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New cancer vaccine study has similarities to U of R research

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The vaccine is used in people who already have cancer. Immune stimulants are injected directly into a tumor to teach the immune system to destroy it. (SBG file photo)

New York (WHAM) - A small clinical trial has shown success with a cancer vaccine.

New York Mount Sinai Hospital tested the new vaccine on 11 patients who have advanced-stage lymphoma.

The vaccine is used in people who already have cancer. Immune stimulants are injected directly into a tumor to teach the immune system to destroy it. Some patients had full remission from months to years. The study was published earlier this month in Nature Medicine.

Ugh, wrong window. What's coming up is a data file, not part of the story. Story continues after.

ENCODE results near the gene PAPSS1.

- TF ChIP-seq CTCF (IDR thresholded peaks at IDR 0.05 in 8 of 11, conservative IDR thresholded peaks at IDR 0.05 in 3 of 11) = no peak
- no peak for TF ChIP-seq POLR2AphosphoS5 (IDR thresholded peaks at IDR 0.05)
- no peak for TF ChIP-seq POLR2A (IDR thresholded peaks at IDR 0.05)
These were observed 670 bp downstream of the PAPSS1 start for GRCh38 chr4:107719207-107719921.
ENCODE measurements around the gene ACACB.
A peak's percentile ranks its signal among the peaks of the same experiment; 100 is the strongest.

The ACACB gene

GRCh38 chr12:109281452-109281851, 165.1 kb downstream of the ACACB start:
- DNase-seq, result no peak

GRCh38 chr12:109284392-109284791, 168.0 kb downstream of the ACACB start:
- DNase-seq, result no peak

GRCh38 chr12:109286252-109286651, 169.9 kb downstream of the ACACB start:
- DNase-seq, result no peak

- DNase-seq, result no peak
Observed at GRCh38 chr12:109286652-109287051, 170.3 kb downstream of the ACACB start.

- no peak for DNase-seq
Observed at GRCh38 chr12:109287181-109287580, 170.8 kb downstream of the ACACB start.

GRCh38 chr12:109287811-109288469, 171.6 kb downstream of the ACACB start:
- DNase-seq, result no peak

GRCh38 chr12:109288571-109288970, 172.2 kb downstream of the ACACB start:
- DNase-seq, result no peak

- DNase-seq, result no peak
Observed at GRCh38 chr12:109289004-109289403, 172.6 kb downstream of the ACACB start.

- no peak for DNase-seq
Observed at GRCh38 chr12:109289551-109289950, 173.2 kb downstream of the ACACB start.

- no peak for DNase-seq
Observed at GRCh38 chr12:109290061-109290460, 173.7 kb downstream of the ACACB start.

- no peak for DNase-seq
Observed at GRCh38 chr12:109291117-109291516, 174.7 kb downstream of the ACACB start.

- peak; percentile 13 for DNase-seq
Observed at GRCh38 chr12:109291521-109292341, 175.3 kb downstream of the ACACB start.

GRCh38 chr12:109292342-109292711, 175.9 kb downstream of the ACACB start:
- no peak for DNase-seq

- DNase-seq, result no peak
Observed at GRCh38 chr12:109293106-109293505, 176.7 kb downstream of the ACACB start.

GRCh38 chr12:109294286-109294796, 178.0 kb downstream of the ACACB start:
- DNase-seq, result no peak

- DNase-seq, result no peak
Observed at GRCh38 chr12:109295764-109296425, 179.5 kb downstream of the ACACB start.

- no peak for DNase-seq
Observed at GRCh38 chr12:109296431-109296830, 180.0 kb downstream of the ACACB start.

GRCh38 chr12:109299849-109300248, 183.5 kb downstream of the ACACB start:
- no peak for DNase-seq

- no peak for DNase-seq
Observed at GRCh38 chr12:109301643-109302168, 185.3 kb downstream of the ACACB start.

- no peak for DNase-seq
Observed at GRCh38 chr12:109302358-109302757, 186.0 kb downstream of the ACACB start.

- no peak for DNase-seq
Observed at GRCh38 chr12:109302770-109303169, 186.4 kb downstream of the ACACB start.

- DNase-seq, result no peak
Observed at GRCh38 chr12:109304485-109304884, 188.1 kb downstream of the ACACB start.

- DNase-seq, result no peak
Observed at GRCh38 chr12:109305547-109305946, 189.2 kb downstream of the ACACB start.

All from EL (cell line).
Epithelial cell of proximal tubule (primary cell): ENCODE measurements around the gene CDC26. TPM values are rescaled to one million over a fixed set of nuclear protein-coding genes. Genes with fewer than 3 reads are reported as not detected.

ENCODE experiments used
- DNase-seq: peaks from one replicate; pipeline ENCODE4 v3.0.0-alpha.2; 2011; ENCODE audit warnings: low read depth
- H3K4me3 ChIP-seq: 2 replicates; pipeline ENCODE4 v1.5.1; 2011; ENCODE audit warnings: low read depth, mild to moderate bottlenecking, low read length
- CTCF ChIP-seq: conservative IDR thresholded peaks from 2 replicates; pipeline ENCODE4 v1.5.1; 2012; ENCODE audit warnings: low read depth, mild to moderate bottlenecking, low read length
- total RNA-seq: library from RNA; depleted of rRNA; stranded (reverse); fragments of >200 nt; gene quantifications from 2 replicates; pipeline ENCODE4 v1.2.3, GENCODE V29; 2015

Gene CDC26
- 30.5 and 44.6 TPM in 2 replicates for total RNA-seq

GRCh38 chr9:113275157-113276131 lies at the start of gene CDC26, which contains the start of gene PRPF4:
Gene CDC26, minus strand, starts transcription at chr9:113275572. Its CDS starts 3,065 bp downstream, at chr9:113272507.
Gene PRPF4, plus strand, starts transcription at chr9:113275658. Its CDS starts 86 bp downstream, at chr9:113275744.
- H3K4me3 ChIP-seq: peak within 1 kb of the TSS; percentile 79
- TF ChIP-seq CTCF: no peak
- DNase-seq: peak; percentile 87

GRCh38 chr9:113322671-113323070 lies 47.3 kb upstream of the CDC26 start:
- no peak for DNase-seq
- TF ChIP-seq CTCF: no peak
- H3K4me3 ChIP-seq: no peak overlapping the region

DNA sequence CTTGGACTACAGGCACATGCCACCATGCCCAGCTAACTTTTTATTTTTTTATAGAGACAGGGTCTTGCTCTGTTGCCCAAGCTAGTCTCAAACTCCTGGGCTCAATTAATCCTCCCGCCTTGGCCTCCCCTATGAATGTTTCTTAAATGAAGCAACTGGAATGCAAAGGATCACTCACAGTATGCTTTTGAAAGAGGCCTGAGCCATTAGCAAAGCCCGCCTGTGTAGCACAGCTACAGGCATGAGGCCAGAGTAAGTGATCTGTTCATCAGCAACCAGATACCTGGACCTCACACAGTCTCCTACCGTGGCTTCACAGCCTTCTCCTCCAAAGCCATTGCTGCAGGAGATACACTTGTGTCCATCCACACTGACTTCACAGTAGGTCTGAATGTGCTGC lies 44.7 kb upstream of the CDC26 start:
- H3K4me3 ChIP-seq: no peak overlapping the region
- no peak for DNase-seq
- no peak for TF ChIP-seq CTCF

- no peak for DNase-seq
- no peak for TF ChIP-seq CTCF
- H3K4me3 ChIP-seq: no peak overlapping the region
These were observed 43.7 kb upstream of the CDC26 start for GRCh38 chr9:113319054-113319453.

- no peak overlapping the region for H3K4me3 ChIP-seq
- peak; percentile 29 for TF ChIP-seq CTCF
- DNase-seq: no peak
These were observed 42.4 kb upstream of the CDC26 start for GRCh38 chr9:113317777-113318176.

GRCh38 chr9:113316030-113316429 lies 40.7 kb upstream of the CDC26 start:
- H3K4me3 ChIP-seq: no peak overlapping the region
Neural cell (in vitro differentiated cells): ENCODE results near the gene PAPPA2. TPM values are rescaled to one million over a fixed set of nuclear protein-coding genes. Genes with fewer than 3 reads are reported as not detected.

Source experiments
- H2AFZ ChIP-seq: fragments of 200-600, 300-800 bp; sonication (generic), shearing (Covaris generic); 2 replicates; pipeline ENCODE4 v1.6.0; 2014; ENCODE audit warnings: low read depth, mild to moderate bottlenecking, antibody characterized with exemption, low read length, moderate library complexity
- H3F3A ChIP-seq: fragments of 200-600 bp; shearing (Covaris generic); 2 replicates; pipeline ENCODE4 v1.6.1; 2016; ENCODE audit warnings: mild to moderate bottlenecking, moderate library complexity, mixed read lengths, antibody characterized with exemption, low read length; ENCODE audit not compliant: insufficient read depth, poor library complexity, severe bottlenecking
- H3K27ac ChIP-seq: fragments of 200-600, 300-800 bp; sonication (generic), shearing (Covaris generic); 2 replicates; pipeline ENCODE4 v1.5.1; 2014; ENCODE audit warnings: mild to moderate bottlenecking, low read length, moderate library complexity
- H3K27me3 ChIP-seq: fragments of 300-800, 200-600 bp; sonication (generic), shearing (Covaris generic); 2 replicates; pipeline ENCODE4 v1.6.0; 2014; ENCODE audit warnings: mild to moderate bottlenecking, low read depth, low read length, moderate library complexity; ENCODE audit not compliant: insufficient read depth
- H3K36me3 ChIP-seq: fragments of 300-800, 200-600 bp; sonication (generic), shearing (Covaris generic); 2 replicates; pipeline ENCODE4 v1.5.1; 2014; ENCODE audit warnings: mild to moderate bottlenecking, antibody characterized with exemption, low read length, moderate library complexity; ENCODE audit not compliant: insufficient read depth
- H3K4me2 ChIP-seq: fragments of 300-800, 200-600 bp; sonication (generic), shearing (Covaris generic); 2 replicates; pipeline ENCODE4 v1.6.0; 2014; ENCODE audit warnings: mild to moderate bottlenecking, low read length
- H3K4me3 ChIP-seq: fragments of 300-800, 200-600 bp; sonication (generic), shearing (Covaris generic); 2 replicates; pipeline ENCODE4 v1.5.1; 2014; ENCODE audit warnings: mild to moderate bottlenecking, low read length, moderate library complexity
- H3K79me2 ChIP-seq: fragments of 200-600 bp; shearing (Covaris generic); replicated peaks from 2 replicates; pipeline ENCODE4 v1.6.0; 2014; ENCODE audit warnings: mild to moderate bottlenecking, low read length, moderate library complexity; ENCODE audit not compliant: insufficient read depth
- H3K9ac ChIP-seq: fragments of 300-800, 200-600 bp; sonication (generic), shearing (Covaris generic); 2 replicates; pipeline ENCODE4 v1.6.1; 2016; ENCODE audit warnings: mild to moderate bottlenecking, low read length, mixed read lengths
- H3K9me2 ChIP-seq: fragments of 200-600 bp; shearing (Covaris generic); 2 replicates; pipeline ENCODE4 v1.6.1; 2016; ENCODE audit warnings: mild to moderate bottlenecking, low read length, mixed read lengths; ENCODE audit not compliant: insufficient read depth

A similar trial was conducted several years ago at the University of Rochester.

"This is very different from a preventative vaccine," said Dr. Patrick Reagan, assistant professor of medicine at URMC. "This is a vaccine where we are actually trying to stimulate your immune system to attack the cancer."

Dr. Reagan said there is more work to do, but the concept is promising.

The vaccine is also being tested in the lab in liver and ovarian cancer.

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